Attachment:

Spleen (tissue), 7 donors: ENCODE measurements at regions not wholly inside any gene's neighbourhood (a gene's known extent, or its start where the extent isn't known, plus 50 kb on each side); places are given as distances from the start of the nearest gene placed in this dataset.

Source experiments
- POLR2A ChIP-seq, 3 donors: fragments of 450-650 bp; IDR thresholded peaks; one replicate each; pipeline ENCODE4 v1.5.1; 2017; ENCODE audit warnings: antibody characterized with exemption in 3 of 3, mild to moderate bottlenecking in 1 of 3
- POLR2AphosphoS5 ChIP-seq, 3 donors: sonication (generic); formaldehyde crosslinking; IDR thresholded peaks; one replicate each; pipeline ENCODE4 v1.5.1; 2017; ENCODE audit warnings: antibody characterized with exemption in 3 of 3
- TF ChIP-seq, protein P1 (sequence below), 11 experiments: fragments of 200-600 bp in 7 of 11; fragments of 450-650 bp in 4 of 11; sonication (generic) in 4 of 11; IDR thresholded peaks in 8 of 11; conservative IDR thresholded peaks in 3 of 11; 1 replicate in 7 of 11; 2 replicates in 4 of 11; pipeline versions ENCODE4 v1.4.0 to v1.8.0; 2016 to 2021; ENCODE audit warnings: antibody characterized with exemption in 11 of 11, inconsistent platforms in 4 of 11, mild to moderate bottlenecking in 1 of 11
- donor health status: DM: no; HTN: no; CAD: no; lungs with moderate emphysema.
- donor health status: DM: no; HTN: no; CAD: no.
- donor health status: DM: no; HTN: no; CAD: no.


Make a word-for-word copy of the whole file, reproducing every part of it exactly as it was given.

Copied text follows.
Spleen (tissue), 7 donors: ENCODE measurements at regions not wholly inside any gene's neighbourhood (a gene's known extent, or its start where the extent isn't known, plus 50 kb on each side); places are given as distances from the start of the nearest gene placed in this dataset.

Source experiments
- POLR2A ChIP-seq, 3 donors: fragments of 450-650 bp; IDR thresholded peaks; one replicate each; pipeline ENCODE4 v1.5.1; 2017; ENCODE audit warnings: antibody characterized with exemption in 3 of 3, mild to moderate bottlenecking in 1 of 3
- POLR2AphosphoS5 ChIP-seq, 3 donors: sonication (generic); formaldehyde crosslinking; IDR thresholded peaks; one replicate each; pipeline ENCODE4 v1.5.1; 2017; ENCODE audit warnings: antibody characterized with exemption in 3 of 3
- TF ChIP-seq, protein P1 (sequence below), 11 experiments: fragments of 200-600 bp in 7 of 11; fragments of 450-650 bp in 4 of 11; sonication (generic) in 4 of 11; IDR thresholded peaks in 8 of 11; conservative IDR thresholded peaks in 3 of 11; 1 replicate in 7 of 11; 2 replicates in 4 of 11; pipeline versions ENCODE4 v1.4.0 to v1.8.0; 2016 to 2021; ENCODE audit warnings: antibody characterized with exemption in 11 of 11, inconsistent platforms in 4 of 11, mild to moderate bottlenecking in 1 of 11
- donor health status: DM: no; HTN: no; CAD: no; lungs with moderate emphysema.
- donor health status: DM: no; HTN: no; CAD: no.
- donor health status: DM: no; HTN: no; CAD: no.